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A 9-Year-Old Applied to Work For NASA, And It Went Pretty Well

The youngest aspiring "planetary protection officer" puts his space helmet into the ring.

When NASA’s job description for the “planetary protection officer” position went viral last week, 9-year-old Jack Davis threw his space helmet into the ring. The self-described “Guardian of the Galaxy” may not have gone to space camp (or high school) but, according to his handwritten cover letter, his sister thinks he’s an alien—so he’s got that going for him.

“I have seen almost all the space movies and alien movies I can see. I have also seen the show Marvel Agents of Shield and hope to see the movie Men in Black,” Davis wrote. “I am young, so I can learn to think like an alien.”


Unfortunately, the position involves a little more experience in microbiology than Davis figured. NASA’s planetary science director Jim Green graciously responded to the space-loving fourth grader with a more complete job description. Briefly, the planetary protection officer’s role is mostly to protect alien worlds from human microbes and to protect earth from alien microbes brought back from space (which would technically count as alien life, but not the kind Davis was thinking of). Plus, there’s way less dancing involved than Will Smith suggests in MIB.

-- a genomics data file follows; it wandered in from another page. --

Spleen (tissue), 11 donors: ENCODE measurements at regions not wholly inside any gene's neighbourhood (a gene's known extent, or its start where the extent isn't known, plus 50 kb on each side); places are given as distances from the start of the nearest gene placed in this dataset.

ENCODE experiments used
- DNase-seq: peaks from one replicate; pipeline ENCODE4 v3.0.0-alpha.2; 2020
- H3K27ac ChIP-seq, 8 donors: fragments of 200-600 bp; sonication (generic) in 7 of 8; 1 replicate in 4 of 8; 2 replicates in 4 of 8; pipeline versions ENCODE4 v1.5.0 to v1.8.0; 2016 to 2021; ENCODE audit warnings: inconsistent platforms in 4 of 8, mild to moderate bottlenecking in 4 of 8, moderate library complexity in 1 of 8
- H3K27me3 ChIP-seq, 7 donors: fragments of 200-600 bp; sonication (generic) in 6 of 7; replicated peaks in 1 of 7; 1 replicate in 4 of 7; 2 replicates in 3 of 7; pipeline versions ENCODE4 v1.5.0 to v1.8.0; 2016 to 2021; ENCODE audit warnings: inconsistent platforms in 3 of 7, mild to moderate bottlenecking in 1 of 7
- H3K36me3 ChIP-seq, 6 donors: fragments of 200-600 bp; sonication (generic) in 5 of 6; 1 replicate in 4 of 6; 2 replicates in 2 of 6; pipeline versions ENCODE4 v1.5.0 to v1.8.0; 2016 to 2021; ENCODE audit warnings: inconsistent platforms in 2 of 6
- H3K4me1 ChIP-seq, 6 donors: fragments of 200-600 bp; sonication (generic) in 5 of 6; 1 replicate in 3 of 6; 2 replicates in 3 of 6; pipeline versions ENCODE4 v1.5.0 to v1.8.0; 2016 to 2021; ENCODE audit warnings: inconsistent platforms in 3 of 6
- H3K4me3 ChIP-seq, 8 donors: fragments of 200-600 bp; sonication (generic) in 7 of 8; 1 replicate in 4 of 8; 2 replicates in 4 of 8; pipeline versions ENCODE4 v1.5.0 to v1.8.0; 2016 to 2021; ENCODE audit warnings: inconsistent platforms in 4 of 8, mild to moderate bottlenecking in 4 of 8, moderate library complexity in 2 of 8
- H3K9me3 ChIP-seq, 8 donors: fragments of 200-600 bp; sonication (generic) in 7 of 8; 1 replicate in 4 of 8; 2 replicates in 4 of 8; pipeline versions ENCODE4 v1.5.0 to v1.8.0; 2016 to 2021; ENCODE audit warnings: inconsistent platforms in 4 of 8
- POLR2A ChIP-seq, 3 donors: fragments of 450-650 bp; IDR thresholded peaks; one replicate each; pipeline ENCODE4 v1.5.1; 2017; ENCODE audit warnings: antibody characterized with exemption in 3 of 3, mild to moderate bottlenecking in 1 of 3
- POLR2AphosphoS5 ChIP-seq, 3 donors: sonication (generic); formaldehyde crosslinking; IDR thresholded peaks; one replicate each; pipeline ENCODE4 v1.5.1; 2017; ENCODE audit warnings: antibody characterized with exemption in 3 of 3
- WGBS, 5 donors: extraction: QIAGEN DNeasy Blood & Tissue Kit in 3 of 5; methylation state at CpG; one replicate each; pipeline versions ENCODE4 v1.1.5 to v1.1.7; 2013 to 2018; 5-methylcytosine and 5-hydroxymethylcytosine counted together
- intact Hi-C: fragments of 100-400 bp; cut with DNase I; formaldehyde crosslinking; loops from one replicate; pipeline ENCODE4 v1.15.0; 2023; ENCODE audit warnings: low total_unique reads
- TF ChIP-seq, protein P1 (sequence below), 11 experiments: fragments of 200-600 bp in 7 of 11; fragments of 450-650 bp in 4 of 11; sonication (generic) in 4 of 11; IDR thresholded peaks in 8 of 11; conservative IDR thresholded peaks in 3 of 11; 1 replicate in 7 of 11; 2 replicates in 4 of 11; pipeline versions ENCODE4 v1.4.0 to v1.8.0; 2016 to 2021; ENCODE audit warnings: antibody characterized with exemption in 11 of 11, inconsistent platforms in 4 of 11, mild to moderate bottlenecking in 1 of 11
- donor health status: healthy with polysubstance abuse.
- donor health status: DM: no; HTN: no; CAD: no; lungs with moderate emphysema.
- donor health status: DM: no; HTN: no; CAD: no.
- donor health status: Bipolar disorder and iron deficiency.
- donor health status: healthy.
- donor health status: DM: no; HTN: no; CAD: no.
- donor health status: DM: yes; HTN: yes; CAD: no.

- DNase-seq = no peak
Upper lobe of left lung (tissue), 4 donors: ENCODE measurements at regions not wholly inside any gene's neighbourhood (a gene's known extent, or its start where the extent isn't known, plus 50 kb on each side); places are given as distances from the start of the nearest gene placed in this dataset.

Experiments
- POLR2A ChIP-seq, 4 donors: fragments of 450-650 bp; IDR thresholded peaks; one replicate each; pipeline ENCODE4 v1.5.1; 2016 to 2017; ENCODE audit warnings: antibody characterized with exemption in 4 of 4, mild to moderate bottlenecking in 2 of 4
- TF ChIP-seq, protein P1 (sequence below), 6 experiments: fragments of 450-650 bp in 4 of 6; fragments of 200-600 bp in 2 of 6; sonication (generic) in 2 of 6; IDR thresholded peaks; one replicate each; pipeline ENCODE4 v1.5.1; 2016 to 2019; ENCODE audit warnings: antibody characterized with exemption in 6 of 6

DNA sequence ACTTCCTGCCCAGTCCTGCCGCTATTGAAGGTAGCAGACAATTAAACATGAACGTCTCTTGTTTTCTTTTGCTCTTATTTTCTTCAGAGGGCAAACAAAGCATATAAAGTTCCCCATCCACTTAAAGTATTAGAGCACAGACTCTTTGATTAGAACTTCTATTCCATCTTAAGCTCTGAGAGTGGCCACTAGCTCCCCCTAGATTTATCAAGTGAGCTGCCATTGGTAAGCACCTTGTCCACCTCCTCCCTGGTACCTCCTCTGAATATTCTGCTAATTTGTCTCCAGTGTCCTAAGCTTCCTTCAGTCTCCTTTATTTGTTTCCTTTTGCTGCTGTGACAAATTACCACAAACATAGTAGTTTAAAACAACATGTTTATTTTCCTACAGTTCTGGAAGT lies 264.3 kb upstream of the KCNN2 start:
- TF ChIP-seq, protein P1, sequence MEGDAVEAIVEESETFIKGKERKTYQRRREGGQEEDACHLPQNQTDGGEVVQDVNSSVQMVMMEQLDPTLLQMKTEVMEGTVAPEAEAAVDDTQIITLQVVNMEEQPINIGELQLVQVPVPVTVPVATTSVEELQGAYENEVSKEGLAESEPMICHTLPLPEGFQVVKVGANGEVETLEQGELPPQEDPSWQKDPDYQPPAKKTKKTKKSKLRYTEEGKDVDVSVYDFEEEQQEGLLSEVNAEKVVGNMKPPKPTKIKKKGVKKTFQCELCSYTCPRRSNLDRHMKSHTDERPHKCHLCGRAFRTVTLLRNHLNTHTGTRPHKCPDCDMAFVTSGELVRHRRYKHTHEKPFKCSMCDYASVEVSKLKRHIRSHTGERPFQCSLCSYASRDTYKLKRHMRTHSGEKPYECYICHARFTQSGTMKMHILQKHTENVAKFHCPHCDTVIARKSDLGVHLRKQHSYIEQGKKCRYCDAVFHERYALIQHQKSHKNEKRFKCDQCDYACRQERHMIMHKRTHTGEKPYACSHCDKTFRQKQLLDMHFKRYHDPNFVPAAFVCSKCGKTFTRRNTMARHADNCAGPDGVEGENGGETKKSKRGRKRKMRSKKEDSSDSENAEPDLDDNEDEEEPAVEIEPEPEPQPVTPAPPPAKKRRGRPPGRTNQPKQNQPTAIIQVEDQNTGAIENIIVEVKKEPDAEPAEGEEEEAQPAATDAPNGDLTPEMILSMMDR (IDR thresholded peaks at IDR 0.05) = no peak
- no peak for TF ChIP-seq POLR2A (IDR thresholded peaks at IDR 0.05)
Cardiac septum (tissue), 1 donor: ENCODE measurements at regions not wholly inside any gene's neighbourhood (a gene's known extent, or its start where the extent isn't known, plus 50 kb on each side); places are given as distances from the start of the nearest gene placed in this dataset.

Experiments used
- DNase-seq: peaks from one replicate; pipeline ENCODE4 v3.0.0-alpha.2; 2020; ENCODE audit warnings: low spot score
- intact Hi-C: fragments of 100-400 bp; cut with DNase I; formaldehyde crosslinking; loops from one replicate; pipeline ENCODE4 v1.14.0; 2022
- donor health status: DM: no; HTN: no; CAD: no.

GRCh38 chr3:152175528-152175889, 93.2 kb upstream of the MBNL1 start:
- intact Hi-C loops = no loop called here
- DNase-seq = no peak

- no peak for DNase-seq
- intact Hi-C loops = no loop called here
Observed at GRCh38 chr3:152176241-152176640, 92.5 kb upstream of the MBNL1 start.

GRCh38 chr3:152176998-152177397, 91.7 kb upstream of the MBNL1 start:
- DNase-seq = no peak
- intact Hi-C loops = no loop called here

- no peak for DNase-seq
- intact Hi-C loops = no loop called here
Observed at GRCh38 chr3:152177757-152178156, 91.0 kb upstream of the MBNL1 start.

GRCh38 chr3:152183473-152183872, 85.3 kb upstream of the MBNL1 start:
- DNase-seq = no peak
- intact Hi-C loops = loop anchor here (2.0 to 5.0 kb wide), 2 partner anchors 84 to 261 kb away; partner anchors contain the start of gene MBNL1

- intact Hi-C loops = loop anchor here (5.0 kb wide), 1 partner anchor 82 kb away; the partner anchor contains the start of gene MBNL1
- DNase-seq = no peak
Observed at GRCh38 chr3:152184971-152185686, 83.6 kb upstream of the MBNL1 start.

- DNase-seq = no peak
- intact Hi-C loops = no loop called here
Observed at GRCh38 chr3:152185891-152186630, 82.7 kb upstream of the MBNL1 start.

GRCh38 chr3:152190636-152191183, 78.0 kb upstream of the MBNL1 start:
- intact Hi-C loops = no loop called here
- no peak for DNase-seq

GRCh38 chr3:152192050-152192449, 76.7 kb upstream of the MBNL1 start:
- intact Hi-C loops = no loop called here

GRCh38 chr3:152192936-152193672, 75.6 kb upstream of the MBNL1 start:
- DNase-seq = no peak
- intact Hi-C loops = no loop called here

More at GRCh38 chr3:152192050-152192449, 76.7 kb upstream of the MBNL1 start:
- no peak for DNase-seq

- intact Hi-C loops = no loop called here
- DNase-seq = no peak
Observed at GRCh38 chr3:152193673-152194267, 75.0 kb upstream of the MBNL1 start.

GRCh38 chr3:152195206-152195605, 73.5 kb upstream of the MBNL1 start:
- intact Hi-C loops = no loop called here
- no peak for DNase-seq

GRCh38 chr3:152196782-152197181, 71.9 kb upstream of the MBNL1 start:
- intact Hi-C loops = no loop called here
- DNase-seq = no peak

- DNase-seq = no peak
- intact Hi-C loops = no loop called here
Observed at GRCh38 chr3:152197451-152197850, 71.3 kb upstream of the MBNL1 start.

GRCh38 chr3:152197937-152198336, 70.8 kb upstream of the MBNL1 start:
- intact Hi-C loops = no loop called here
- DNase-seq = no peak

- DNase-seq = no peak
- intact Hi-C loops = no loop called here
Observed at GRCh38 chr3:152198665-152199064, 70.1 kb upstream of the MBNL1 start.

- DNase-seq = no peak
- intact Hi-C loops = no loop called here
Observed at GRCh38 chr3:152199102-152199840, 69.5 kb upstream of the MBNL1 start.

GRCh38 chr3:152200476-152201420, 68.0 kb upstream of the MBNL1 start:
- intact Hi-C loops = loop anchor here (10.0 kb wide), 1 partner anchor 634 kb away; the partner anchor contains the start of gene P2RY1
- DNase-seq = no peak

“Although the Planetary Protection Officer position may not be in real-life what the title conjures up, it does play an important role in promoting the responsible exploration of our solar system by preventing microbial contamination of other planets and our own,” NASA added in a statement. But with the annual salary of $187,000 a year, the planetary protection officer gig is still a pretty exciting opportunity for qualified adults. And meanwhile, Davis has learned a lesson that some adults in the job still haven’t—a thoughtful rejection letter is far better than no letter at all.